Opinions & Editorials

An open letter to Mayor Williams

Honorable Mayor Williams,
Recently, you released a statement expressing your support for the men and women who serve and protect the citizens of Norwood. As the leader of this city, your intentions were right to stand in solidarity with the police force, but your understanding of race relations in Norwood and the rest of the country is horribly wrong.

Last year brought about intense and sometimes uncomfortable debate about race relations in America. The deaths of Michael Brown and Eric Gardner forced Americans to face the racial injustice that takes place in our country.
Demonstrations surrounding these situations were not, I repeat, were not caused by “race baiting black leaders” and “cowardly elected officials,” but by citizens in marginalized communities who finally exercised their right to protest an unfair justice system.

Mayor Williams, please remember that this country’s principle documents and ideas were founded on equality, but this ideal is not a reality in our democracy. We the people have the obligation to make the union more perfect and change laws and practices that mistreat those who often cannot voice their issues freely.

Jonathan Hogue is a junior Philosophy, Politics & the Public major from Aurora, Ill.

Jonathan Hogue is a junior Philosophy, Politics & the Public major from Aurora, Ill.

I urge you to focus your attention on a few facts, Mayor Williams. Your office should address the issue of why one in four black children in this area will grow up in poverty. Mayor Williams, focus on the fact that black families are two times more likely to have their infants die than their white counterparts.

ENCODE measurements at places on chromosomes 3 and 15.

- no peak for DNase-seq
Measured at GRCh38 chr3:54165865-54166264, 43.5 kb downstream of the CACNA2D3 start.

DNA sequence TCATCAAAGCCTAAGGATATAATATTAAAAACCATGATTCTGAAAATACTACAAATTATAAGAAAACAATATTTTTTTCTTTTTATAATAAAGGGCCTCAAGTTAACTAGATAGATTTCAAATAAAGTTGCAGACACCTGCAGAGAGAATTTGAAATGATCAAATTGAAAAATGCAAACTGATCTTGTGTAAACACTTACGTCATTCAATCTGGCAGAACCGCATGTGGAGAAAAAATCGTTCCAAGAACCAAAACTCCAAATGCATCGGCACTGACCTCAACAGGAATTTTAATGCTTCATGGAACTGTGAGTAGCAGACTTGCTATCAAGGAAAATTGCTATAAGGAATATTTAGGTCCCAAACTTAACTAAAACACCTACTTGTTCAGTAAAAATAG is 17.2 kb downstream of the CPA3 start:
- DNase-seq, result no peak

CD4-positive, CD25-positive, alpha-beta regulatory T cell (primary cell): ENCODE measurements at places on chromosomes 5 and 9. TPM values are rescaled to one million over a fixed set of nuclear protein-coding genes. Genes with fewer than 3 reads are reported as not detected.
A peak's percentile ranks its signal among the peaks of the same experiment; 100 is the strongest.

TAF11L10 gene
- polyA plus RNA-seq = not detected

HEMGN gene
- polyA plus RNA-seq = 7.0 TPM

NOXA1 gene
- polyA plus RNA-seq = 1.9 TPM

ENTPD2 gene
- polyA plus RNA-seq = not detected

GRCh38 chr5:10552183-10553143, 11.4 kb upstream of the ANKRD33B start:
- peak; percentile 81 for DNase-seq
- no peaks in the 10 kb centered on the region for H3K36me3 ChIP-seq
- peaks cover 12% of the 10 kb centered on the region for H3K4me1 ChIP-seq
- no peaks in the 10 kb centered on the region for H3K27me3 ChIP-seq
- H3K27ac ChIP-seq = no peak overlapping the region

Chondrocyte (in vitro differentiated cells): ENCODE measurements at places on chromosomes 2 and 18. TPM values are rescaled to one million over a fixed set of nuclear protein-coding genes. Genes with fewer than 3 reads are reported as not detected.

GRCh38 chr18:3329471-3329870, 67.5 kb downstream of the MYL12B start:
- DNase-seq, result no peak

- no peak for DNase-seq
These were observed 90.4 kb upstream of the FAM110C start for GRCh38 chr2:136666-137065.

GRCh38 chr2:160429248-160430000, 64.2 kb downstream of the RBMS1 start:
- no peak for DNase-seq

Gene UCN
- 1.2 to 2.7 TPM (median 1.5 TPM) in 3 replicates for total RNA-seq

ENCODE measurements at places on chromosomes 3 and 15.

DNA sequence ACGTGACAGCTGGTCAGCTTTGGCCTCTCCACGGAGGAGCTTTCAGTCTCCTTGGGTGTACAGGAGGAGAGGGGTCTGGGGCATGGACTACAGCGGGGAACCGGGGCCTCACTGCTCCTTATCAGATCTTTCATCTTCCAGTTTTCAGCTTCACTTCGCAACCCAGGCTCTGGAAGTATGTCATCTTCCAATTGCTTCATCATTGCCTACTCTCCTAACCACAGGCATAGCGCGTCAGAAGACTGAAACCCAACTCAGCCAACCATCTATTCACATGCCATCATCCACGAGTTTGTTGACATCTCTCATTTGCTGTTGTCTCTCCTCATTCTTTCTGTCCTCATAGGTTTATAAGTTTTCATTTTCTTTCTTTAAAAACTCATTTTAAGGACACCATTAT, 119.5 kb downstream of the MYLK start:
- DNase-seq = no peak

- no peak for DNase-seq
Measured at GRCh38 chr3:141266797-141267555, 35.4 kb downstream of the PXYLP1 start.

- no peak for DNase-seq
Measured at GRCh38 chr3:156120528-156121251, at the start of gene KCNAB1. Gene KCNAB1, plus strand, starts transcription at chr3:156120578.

Also, explain the fact that Norwood, a city that is 86 percent white and has an all-white city council, is living in fear of the 7.4 percent of residents who are African American and do not possess the same political leverage and economic status. These citizens are asked to make do with a system that works against them, a system that your letter supports.

Mayor Williams, while it is obvious we disagree about your reasoning in releasing this letter, I do agree with your ideas regarding your city’s first responders. I want the men and women in uniform to return to their loved ones unharmed. Every citizen in your city wishes for peace in the streets and for equality to be the center of our community.

Mayor Williams, I also agree that it is time to challenge cowardly elected officials who ignore our struggles and to demand effective change, and I believe the work begins with you.

You should not abandon the police force, but you should also not abandon the citizens you swore to serve in your role as mayor. Hiding behind polarized race debates shows you are not capable of addressing your own city’s failings and using government to empower the people.

Instead of criticizing black leaders or political counterparts you disagree with, go after the men and women in higher positions of power that defund educational centers, make it hard for people to receive proper healthcare and ignore the realities of being black in America whenever they vote to continue the cycle of marginalization that limits the African American community.
The people of Norwood did not elect you to waste your precious energy on dividing this city. We elected you to work in our best interest.

I close with your own words, “God watch over the Norwood Police Department,” but I also want to add: May God continue to watch over you and open your eyes to the issues your city is still waiting for you to address.